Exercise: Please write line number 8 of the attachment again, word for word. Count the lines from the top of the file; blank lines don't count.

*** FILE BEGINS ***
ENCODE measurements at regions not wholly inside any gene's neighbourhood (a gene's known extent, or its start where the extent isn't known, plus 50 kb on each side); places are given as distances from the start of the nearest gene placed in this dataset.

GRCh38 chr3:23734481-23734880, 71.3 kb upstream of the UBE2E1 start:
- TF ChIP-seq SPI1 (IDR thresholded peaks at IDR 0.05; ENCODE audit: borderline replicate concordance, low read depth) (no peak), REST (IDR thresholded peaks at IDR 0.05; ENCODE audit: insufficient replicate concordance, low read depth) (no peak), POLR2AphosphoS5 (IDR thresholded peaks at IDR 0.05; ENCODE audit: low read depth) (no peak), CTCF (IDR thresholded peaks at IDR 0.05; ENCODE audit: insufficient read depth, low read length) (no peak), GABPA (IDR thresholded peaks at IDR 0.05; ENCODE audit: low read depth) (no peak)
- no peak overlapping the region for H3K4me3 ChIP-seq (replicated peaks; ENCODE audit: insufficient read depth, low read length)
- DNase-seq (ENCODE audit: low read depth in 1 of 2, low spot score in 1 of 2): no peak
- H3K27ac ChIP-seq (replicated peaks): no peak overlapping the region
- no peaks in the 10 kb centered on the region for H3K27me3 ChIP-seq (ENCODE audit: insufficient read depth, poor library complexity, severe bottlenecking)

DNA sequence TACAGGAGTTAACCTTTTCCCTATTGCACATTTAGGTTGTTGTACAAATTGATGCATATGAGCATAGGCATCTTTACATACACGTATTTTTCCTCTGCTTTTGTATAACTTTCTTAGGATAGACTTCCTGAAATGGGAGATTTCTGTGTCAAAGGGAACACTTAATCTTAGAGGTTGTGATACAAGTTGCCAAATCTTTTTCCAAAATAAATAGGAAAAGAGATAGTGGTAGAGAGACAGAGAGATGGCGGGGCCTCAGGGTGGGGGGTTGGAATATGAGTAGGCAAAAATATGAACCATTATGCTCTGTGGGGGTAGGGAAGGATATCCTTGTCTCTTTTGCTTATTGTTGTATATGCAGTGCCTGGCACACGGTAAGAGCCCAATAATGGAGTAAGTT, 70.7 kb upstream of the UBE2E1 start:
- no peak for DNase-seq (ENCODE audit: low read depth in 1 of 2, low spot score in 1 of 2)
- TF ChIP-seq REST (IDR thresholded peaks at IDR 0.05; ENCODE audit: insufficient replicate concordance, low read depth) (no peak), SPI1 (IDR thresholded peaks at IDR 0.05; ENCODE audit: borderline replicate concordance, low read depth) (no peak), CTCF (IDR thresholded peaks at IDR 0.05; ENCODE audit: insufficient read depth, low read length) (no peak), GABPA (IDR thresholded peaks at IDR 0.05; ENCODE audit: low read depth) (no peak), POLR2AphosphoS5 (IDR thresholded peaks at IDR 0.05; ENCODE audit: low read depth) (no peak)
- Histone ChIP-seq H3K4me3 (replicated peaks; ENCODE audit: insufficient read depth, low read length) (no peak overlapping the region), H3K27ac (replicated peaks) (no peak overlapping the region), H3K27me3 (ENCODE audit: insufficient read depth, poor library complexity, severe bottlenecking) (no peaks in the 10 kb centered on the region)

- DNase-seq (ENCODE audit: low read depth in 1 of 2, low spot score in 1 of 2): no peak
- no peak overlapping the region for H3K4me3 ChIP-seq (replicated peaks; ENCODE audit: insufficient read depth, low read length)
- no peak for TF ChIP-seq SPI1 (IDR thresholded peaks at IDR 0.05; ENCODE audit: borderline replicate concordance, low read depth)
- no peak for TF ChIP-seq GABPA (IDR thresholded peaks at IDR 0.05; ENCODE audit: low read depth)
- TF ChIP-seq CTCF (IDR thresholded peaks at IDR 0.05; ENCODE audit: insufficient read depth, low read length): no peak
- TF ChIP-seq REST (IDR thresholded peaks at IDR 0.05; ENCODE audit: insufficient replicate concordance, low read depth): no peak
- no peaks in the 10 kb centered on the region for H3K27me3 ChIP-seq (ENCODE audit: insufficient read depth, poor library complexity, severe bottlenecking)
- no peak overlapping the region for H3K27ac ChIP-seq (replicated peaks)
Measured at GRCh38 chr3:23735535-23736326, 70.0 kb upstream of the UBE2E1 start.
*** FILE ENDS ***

DNA sequence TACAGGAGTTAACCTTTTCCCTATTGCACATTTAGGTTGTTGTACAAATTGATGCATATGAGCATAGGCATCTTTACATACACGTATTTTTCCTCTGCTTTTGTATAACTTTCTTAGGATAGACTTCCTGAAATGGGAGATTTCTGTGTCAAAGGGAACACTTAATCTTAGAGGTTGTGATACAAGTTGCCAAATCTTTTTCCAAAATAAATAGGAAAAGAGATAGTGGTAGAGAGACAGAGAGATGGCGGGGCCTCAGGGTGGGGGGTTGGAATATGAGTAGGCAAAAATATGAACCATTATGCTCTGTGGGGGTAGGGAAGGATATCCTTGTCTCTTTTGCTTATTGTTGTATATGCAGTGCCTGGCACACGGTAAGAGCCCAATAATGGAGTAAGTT, 70.7 kb upstream of the UBE2E1 start: